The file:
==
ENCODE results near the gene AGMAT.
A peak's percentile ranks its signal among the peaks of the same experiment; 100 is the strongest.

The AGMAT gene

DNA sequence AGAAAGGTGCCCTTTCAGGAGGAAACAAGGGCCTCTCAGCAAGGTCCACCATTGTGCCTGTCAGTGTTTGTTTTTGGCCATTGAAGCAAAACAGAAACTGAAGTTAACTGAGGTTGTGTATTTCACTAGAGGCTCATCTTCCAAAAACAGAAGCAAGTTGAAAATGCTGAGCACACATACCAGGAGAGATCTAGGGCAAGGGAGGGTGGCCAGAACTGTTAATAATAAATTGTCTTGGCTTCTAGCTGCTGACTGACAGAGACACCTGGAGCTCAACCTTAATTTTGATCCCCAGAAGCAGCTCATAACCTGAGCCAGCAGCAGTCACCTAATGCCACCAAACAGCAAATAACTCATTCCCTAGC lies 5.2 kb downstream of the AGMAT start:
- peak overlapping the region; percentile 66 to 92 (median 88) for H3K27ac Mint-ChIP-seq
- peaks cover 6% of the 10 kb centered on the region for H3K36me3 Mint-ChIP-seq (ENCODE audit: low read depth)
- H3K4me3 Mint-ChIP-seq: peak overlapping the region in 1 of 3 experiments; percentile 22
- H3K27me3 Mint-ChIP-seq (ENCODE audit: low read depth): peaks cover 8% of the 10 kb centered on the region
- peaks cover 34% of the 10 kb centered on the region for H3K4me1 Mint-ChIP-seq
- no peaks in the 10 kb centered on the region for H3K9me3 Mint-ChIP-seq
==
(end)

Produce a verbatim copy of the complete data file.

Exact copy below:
ENCODE results near the gene AGMAT.
A peak's percentile ranks its signal among the peaks of the same experiment; 100 is the strongest.

The AGMAT gene

DNA sequence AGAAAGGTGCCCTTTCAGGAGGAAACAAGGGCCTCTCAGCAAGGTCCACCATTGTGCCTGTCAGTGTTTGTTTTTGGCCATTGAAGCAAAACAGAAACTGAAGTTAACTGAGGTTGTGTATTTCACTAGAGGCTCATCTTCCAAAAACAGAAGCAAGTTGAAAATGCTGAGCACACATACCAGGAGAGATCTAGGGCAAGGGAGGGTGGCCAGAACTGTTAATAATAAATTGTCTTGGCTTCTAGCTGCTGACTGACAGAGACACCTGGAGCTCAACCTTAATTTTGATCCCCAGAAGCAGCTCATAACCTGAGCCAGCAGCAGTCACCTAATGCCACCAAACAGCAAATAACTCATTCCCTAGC lies 5.2 kb downstream of the AGMAT start:
- peak overlapping the region; percentile 66 to 92 (median 88) for H3K27ac Mint-ChIP-seq
- peaks cover 6% of the 10 kb centered on the region for H3K36me3 Mint-ChIP-seq (ENCODE audit: low read depth)
- H3K4me3 Mint-ChIP-seq: peak overlapping the region in 1 of 3 experiments; percentile 22
- H3K27me3 Mint-ChIP-seq (ENCODE audit: low read depth): peaks cover 8% of the 10 kb centered on the region
- peaks cover 34% of the 10 kb centered on the region for H3K4me1 Mint-ChIP-seq
- no peaks in the 10 kb centered on the region for H3K9me3 Mint-ChIP-seq